Sunday, January 04, 2004

Bread Lines Again

Whenever someone in Croatia starts lamenting for the good old days of Communism and Yugoslavia, those who aren't that enthusiastic about those times quickly counter by mentioning phrases like "petrol rationing" and "bread lines". When those things appeared in Yugoslavia in early 1980s, although never as annoying and long-lasting as in USSR and other countries of Eastern Bloc, they quickly began telling to people that something was definitely wrong with Tito's state and their shock value turned many loyal citizens into closet anti-Communists.

Now, fourteen years after the official end of Communism, bread lines are again appearing in Croatia. New legislation banning grocery stores from being open on Sundays is in effect. First consequences range between major inconvenience and utter disaster.

New law was passed by old Sabor after months of lobbying by alliance composed of Catholic Church, few unions and Ivica Todorić (Ivica Todoric), owner of national grocery store chain. They claimed that the workers in grocery stores were unjustly exploited and forced to work on Sundays, thus being denied "their Christian day of rest". Račan's (Racan's) government, few months before elections, caved to the pressure, hoping that Church would at least pretend to be neutral during the campaign (which it did not, preferring Sanader's HDZ, of course).

There are few loopholes in legislation, though. Grocery stores are allowed to work on Sunday, but under strict conditions – only one store can serve 5000 inhabitants, it can be open only between 8 and 13 and its space mustn't exceed 200 square metres. Local authorities are left with the task of deciding what stores would be open and when.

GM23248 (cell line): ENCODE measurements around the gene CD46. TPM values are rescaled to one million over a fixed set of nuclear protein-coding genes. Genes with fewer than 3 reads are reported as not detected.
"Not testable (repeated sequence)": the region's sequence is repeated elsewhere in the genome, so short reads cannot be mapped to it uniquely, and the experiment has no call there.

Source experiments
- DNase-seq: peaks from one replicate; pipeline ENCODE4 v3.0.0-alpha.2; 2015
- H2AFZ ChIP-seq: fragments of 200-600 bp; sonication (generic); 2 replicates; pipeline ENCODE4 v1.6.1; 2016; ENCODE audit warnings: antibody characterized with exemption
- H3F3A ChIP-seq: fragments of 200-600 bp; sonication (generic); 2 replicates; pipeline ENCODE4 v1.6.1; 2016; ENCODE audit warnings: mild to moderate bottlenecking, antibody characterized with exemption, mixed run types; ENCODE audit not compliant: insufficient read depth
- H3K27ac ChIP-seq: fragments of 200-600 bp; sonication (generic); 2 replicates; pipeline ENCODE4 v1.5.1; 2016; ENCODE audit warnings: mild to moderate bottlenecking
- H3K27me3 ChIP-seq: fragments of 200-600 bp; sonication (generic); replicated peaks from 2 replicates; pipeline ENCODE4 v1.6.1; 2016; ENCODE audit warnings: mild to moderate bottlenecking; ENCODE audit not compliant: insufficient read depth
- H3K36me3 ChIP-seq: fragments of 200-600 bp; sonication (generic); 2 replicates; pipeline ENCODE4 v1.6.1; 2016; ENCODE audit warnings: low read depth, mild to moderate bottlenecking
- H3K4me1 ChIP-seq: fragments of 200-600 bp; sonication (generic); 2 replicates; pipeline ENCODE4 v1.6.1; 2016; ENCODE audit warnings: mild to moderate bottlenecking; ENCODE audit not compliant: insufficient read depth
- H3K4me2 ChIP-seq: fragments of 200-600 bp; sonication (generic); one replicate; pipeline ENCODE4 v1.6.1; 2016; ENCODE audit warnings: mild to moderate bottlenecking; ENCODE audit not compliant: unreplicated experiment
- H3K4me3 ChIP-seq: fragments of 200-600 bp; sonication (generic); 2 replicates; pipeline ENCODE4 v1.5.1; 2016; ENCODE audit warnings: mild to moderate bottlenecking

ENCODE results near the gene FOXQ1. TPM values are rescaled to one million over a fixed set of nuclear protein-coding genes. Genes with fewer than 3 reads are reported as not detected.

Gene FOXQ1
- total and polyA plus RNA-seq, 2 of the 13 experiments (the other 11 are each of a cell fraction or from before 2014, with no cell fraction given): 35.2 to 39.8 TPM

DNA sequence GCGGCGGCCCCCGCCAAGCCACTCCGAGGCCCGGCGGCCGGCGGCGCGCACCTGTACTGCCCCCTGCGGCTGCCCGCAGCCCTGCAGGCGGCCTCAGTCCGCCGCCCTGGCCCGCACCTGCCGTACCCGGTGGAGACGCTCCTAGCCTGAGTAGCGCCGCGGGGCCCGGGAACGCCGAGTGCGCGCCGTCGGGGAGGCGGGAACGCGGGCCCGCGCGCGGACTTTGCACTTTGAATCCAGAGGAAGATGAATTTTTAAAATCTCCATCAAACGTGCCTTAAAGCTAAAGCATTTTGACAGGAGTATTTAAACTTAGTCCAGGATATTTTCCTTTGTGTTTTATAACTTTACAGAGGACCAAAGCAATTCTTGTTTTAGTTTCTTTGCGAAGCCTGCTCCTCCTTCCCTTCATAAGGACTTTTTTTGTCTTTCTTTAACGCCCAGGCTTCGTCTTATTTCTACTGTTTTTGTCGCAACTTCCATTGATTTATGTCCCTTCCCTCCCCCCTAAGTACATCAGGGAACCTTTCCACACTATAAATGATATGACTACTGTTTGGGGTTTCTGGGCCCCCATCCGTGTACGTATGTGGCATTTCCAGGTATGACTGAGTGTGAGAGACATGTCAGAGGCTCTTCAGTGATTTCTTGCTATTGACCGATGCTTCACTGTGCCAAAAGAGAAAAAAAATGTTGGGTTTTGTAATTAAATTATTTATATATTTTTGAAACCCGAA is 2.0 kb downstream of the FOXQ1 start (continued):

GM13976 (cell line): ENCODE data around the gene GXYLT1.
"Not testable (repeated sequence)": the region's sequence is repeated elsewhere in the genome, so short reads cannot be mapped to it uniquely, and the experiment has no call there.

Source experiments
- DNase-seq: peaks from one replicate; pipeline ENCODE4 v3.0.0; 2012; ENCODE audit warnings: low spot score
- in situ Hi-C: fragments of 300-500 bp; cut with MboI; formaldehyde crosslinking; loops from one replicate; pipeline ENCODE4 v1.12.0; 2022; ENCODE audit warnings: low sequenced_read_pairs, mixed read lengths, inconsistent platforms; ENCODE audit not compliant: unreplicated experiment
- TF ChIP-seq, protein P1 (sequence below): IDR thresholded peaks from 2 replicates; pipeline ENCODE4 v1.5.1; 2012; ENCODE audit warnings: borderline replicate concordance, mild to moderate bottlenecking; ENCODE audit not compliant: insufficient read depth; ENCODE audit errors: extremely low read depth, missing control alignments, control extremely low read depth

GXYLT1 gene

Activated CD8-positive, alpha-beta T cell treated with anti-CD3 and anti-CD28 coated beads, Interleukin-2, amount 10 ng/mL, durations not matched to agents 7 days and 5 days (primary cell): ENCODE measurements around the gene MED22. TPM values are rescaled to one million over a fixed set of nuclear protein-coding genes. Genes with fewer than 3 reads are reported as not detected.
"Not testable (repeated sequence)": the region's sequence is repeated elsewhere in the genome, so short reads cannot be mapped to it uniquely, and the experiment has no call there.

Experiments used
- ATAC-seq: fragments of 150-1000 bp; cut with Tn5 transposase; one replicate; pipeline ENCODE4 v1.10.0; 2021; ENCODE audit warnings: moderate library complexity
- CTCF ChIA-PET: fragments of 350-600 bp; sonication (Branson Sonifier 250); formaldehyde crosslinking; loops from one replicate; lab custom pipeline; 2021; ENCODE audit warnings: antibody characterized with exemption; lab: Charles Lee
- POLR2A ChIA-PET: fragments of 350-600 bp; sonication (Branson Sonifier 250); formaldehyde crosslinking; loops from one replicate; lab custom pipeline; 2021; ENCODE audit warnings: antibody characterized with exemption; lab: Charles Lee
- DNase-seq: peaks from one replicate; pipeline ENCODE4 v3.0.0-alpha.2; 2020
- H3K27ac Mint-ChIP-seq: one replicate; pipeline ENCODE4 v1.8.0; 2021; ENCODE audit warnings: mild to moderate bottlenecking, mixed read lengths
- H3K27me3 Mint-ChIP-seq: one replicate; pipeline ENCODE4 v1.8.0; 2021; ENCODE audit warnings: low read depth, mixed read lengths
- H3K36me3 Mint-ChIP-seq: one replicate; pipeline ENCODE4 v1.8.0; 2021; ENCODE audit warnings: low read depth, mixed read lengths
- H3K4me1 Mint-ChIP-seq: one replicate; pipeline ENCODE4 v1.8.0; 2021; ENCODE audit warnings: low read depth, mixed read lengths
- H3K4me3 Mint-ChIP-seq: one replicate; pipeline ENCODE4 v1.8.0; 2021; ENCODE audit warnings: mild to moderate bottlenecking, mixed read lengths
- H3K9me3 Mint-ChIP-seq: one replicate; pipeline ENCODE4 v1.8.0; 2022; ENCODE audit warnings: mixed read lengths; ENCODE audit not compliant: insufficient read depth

Since there are too many grocery and convenience stores that are below 200 square metres limits, major towns in Croatia have established system of rotation. Schedule of stores being open is published in daily newspapers and here in Split each individual store would be, on average, open once a month or even less frequently.

Since I live in relatively densely populated urban environment, this isn't particularly inconvenient to me, since grocery stores in my neighbourhood aren't far. But in suburbs and semi-rural areas there are people who have to walk 6 kilometres to the nearest store. If those people are old, or if the weather is bad, many would decide to spend Sunday without fresh bread. And when and if they finally get to the store, they would have to realise that small, crammed-up stores aren't that well-supplied. Bread lines were reported in many cities.

The law was also unclear about news kiosks and petrol stations – which, according to some interpretations, would have to stop working at 21 hours. Many newspaper publishers are seriously considering scuttling their Sunday editions because of this.

There is another loophole in the law, which was used by local authorities in Istrian towns – any area can proclaim itself to be "tourism zone" and thus be spared from the limits of this annoying law.

Most commentators consider this law to be hypocritical, ineffective and annoying. Many expect this law to be amended or abolished. If Sanader's government (which already reneged on its pre-election promise to immediately lower VAT rate from 22 % to 20 %) is serious about improving overall economic situation in Croatia, it should start with this.


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